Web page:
By Daniel Hunter

The Office of Fair Trading (OFT) has today (Wednesday) launched a call for information into the supply of information and communication technology (ICT) goods and services to the public sector and is calling for suppliers and purchasers to get in touch about their experiences.

ICT plays a crucial role in the delivery of all public services, including schools, hospitals and the police. It is also an important part of the UK economy, with the top 20 software and IT services providers earning about £10.4bn a year in revenue from the public sector.

The OFT is keen to ensure that competition in this sector works well. Healthy competition in any market drives down costs, drives up efficiency and promotes innovation, while a lack of competition can hinder productivity and, in turn, economic growth.

The OFT is particularly seeking information about:

- The structure of the sector, for example the number of suppliers and their market share.
- Whether there are barriers to entry which make it difficult for smaller businesses to compete in this sector.
- Whether public sector users face high barriers to switching suppliers, such as costs of transferring and restrictive licence agreements.
- Whether some suppliers seek to limit the interoperability and use of competitor systems with their own.
- Whether outsourcing of ICT service provision results in a high level of dependence on suppliers' expertise, undermining the ability of public bodies to drive value for money over time.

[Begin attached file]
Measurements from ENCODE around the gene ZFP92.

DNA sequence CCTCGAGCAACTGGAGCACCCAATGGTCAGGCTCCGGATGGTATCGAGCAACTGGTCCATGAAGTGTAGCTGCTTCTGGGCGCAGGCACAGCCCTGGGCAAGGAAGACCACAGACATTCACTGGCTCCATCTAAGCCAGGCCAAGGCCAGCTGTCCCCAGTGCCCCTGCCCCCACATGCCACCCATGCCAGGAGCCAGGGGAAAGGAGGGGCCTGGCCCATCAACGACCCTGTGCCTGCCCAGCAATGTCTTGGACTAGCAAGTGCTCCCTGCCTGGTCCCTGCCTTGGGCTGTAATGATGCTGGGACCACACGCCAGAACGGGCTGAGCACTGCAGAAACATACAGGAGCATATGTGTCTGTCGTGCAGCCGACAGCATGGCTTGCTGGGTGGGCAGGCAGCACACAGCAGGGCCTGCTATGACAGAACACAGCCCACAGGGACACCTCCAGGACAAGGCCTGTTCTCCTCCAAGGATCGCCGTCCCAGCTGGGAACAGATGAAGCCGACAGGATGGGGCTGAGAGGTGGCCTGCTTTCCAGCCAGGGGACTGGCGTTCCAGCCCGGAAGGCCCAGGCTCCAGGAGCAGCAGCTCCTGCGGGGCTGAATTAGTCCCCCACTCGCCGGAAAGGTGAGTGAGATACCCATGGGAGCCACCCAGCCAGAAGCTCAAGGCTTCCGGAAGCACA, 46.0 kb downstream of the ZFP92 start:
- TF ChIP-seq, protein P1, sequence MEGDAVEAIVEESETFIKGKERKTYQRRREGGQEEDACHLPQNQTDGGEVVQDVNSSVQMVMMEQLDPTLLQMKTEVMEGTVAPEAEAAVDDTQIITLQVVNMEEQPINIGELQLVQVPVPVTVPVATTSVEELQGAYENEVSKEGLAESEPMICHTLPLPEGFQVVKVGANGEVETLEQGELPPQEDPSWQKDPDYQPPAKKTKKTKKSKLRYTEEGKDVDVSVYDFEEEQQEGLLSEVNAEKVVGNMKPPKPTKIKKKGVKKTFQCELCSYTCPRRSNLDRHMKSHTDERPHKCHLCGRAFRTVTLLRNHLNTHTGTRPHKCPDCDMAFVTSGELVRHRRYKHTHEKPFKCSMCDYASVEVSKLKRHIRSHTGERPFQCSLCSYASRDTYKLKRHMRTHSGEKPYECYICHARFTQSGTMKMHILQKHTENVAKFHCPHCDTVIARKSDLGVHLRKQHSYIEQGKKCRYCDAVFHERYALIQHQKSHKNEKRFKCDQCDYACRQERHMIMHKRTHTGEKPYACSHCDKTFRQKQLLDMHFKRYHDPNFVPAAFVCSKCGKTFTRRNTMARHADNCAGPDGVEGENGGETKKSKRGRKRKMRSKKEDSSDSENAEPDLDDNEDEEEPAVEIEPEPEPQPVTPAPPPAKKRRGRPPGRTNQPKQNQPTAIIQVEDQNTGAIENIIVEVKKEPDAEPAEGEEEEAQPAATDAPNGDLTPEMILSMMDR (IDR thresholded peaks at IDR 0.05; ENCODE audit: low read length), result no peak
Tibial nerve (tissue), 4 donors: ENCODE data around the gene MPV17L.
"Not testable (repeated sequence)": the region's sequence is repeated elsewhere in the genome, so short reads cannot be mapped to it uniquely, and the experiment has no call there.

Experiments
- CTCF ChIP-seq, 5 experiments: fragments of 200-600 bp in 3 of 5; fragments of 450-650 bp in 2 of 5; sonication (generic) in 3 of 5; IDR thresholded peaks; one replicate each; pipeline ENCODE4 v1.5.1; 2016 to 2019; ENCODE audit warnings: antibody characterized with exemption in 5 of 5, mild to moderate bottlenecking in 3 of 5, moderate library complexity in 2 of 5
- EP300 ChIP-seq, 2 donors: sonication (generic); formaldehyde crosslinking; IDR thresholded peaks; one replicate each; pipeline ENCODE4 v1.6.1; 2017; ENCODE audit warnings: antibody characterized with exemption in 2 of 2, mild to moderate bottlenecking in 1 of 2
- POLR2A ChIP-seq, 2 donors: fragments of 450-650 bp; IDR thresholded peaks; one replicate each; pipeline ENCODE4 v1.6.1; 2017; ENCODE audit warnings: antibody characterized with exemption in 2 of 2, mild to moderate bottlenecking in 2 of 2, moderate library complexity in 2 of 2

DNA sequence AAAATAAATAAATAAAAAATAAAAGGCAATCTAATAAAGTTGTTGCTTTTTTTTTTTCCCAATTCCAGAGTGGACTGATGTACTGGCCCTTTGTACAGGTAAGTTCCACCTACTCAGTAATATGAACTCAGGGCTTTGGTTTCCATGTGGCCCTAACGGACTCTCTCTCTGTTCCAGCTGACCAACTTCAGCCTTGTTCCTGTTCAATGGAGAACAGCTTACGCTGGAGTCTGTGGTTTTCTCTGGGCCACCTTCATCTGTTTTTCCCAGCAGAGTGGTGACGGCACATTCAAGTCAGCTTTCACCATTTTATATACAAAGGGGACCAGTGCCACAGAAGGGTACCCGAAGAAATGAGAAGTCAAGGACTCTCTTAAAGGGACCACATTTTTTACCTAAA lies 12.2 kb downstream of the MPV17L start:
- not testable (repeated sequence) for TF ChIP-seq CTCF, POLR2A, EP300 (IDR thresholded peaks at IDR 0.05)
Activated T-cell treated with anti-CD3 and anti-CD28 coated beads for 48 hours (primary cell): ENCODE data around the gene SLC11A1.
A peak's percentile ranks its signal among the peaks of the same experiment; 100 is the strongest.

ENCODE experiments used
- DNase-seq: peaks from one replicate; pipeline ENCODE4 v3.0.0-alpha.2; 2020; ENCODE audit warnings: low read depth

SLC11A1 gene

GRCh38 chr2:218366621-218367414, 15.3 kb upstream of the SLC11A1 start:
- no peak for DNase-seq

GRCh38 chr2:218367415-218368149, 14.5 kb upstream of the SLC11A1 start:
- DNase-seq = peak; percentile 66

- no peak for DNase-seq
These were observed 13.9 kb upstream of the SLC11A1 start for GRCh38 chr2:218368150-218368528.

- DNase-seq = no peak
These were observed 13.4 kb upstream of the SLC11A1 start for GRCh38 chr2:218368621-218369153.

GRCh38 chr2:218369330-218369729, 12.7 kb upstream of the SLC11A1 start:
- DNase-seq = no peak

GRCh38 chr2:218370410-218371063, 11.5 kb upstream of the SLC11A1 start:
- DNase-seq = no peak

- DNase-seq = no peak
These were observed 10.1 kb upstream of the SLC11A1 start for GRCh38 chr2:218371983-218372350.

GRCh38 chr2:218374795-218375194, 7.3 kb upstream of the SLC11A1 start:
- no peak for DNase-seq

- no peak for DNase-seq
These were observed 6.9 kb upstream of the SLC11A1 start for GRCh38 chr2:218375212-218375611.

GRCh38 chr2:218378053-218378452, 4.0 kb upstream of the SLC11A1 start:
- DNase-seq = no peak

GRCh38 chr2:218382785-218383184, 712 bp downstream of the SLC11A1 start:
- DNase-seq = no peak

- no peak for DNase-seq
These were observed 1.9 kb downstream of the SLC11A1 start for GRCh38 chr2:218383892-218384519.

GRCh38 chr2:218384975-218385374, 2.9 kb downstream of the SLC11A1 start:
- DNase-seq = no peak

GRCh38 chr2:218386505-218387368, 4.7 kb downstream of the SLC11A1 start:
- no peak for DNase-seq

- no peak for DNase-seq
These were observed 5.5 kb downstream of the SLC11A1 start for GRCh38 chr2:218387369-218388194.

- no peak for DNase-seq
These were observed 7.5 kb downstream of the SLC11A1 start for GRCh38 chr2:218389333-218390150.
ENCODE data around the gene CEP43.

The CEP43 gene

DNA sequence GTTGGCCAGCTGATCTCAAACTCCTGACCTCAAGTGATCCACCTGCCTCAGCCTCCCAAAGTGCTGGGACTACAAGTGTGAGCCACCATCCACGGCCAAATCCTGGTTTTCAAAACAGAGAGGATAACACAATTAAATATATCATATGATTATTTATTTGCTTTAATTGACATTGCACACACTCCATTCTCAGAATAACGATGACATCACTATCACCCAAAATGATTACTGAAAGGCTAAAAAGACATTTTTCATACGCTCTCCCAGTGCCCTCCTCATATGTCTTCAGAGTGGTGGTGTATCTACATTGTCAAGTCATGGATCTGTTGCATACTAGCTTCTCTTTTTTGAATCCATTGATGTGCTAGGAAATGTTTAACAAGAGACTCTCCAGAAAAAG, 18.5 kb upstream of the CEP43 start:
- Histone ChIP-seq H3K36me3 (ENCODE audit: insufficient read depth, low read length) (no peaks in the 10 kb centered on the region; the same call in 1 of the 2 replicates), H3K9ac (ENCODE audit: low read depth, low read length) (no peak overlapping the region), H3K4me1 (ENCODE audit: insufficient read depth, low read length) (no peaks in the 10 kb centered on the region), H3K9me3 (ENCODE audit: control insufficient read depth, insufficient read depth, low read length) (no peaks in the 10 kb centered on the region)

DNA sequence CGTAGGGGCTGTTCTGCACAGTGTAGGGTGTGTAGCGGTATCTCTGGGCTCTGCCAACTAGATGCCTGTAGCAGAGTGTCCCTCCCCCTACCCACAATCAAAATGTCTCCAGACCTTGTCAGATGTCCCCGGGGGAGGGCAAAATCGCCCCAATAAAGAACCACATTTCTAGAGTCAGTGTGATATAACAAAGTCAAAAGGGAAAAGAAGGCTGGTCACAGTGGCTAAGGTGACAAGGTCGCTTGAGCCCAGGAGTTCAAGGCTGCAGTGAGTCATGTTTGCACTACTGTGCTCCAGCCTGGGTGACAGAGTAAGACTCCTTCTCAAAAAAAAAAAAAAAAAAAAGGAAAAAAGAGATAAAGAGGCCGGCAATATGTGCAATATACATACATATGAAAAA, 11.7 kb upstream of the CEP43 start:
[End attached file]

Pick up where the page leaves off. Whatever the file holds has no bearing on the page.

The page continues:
There have been many reviews of the procurement of ICT by the public sector yet few studies have examined whether aspects of the supply side of the market inhibit competition. The OFT's review aims to address this imbalance.

"This work demonstrates a continued focus by the OFT on markets related to public services. Information and communication technology is a crucial part of any modern economy and is key to improving productivity in public services as well as businesses," Clive Maxwell, OFT Chief Executive , said.

"Given the vital role that this technology plays in the delivery of public services and the cost to the taxpayer, the OFT believes it is important to explore whether there are any restrictions on competition.

"We want to hear both from industry suppliers and public sector users about how competition in this market works, any problems that they have experienced, and how it could be made to work better."

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